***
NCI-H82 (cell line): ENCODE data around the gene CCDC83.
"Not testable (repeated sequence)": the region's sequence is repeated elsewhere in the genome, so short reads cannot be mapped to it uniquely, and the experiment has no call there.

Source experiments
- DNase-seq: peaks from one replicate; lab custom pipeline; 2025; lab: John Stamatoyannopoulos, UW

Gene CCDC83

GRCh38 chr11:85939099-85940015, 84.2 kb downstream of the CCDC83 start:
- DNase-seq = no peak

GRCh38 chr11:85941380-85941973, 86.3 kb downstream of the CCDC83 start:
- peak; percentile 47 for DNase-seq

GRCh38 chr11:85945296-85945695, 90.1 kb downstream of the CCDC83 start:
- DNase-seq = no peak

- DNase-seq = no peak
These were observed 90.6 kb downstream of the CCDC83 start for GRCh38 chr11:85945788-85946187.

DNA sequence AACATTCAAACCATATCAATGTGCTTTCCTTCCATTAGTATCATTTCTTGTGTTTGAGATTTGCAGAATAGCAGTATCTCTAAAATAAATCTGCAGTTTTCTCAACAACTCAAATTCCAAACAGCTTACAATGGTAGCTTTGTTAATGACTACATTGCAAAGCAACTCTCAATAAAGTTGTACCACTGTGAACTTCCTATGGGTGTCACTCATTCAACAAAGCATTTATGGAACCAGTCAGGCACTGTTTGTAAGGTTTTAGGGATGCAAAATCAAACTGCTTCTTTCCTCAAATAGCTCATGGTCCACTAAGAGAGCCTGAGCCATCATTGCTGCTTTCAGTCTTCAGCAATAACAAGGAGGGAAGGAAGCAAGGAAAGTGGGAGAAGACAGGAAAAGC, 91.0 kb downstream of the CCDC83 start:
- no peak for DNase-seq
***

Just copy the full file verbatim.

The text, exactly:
NCI-H82 (cell line): ENCODE data around the gene CCDC83.
"Not testable (repeated sequence)": the region's sequence is repeated elsewhere in the genome, so short reads cannot be mapped to it uniquely, and the experiment has no call there.

Source experiments
- DNase-seq: peaks from one replicate; lab custom pipeline; 2025; lab: John Stamatoyannopoulos, UW

Gene CCDC83

GRCh38 chr11:85939099-85940015, 84.2 kb downstream of the CCDC83 start:
- DNase-seq = no peak

GRCh38 chr11:85941380-85941973, 86.3 kb downstream of the CCDC83 start:
- peak; percentile 47 for DNase-seq

GRCh38 chr11:85945296-85945695, 90.1 kb downstream of the CCDC83 start:
- DNase-seq = no peak

- DNase-seq = no peak
These were observed 90.6 kb downstream of the CCDC83 start for GRCh38 chr11:85945788-85946187.

DNA sequence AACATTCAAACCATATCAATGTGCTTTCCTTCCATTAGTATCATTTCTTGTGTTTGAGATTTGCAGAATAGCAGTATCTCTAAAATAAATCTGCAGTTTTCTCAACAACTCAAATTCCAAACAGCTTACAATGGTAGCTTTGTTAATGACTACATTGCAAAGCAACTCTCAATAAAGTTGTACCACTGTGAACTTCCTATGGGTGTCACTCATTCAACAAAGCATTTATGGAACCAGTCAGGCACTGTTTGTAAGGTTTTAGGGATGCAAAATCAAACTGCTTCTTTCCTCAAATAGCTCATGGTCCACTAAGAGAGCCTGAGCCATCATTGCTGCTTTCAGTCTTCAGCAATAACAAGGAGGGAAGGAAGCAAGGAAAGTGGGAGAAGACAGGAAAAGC, 91.0 kb downstream of the CCDC83 start:
- no peak for DNase-seq